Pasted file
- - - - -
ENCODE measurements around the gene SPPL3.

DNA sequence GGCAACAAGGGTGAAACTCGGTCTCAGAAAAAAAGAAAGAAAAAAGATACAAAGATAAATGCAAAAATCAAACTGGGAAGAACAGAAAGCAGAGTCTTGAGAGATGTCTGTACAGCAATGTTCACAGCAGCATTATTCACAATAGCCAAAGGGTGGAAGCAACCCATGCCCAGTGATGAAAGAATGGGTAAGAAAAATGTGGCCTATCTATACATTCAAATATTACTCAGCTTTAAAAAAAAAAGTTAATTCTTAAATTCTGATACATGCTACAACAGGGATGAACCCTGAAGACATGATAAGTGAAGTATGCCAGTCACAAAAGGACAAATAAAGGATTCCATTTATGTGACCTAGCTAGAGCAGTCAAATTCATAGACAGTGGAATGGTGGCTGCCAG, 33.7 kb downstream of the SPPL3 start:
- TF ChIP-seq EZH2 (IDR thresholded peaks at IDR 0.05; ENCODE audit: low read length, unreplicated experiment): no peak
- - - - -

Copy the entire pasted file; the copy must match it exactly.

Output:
ENCODE measurements around the gene SPPL3.

DNA sequence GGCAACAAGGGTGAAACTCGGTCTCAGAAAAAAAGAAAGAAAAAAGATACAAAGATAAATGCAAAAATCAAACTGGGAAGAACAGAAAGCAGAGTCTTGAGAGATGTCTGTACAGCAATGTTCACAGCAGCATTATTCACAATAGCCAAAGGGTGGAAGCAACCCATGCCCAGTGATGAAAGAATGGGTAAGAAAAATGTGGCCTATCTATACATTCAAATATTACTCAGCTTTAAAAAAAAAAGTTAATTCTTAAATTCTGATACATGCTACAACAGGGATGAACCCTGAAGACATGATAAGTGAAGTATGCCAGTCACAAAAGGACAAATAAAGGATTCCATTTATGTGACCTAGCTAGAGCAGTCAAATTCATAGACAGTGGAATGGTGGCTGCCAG, 33.7 kb downstream of the SPPL3 start:
- TF ChIP-seq EZH2 (IDR thresholded peaks at IDR 0.05; ENCODE audit: low read length, unreplicated experiment): no peak